Vasilis G. Vasilis G. - 2 months ago 4x
C Question

Initializing an array with a pointer in c

When I run the code:

char *abc="Goodbye";
for(i=0; i<=7; i++){
printf("%c\n",*(abc+i)); }

it runs without problem, but when I run the following:

char *der={'a','a','a','a','a'};
for(i=0; i<=4; i++){
printf("%c\n",*(der+i)); }

it doesn't show the correct results and I receive warnings.

So why is this happening since
are arrays of chars?


{'a','a','a','a','a'} is not an array but an initializer list, and it can be used to initialize either an aggregate or a scalar.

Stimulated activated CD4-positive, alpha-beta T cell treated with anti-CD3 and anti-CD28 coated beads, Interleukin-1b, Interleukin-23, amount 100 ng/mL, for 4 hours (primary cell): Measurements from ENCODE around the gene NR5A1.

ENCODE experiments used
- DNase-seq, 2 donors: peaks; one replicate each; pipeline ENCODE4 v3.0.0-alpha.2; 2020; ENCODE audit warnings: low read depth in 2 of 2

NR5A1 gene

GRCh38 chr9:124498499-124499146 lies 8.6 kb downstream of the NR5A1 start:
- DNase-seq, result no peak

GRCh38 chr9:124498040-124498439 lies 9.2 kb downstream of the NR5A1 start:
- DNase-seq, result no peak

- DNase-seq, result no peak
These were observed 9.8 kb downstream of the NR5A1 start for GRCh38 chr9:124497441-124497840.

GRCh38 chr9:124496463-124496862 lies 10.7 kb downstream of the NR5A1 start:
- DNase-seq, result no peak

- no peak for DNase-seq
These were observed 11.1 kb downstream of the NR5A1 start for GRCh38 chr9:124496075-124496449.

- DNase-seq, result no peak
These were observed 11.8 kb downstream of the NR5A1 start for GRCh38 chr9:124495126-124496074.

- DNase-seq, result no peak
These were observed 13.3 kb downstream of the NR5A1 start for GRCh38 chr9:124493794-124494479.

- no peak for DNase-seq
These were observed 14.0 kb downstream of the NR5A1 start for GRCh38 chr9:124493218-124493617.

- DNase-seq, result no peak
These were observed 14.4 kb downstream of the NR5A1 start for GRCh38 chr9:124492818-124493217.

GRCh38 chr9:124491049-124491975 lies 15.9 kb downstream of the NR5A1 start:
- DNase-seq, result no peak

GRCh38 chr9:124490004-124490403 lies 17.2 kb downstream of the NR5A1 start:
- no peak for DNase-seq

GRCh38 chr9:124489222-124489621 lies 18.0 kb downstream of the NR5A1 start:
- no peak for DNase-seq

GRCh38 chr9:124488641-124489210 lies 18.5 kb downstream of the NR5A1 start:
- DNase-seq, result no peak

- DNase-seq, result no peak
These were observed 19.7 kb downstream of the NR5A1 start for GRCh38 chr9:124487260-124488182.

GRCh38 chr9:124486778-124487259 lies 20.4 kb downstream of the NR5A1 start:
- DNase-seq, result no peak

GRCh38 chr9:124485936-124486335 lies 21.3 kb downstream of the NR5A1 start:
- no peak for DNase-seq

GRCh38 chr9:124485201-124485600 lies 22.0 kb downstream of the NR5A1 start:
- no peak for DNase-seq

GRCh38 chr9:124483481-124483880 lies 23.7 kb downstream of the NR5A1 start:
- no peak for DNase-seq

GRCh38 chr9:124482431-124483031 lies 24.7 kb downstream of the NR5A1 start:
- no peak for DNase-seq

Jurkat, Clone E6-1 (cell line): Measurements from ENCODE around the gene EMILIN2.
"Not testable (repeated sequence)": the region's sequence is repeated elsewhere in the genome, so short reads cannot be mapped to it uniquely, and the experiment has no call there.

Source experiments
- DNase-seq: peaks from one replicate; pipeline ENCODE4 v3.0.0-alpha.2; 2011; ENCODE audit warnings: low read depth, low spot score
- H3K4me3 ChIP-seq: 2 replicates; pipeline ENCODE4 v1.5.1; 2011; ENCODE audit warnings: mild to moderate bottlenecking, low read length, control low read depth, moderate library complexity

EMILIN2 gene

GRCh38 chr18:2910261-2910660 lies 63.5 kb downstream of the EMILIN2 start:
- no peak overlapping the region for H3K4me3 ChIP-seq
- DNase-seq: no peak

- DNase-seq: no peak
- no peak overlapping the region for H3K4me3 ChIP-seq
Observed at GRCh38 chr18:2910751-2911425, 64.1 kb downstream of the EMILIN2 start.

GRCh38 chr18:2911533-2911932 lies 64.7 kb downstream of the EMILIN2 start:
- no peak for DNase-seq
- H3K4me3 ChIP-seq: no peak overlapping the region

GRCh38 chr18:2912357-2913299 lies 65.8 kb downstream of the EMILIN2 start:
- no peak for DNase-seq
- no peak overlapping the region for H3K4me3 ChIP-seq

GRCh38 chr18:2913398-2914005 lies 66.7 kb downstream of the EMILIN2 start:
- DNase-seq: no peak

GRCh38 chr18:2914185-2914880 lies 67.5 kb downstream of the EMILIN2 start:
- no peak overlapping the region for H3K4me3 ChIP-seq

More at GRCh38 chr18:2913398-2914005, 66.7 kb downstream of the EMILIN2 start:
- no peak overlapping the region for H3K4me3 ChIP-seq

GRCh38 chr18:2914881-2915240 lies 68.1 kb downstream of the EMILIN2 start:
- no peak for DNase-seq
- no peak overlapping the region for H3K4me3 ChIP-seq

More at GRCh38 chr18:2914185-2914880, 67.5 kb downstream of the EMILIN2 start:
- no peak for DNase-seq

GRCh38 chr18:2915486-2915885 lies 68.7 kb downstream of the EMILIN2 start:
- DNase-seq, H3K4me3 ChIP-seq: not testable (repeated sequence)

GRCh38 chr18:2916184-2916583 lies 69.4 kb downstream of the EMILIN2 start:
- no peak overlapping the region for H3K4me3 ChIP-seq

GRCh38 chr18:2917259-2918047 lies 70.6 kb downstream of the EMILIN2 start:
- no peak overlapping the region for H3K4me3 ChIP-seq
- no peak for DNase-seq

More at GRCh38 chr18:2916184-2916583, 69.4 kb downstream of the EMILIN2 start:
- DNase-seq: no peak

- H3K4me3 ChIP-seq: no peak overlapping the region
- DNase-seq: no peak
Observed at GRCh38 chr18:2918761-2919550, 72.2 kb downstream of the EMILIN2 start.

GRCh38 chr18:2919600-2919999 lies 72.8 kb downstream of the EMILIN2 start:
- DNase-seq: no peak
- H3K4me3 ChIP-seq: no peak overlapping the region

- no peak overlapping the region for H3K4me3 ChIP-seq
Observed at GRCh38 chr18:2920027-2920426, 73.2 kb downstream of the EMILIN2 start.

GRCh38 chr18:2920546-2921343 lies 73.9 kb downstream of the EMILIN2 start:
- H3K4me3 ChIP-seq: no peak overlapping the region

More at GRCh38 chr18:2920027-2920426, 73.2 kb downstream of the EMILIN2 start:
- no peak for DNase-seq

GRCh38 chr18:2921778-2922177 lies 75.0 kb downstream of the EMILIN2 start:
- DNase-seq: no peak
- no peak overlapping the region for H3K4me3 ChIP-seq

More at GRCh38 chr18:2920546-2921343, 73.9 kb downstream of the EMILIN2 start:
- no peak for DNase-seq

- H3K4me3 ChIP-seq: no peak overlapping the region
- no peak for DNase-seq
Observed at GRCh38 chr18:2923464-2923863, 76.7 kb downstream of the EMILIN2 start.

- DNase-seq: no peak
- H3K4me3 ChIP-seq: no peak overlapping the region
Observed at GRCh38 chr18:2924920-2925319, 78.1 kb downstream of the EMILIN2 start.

(Yes, int x = {'a'}; is valid.)

If it's used to initialize a scalar, such as a pointer, only the first value is used, so your declaration of der is equivalent to

char *der = 'a';

You can probably see what the problem is.

So today's programming lessons:

  • When your compiler warns you that something might be wrong, it probably is.
    (Most experienced programmers treat warnings as errors, -Werr. It's an even more important habit for the inexperienced.)
  • If you don't understand what a warning means, don't do anything until you've found out.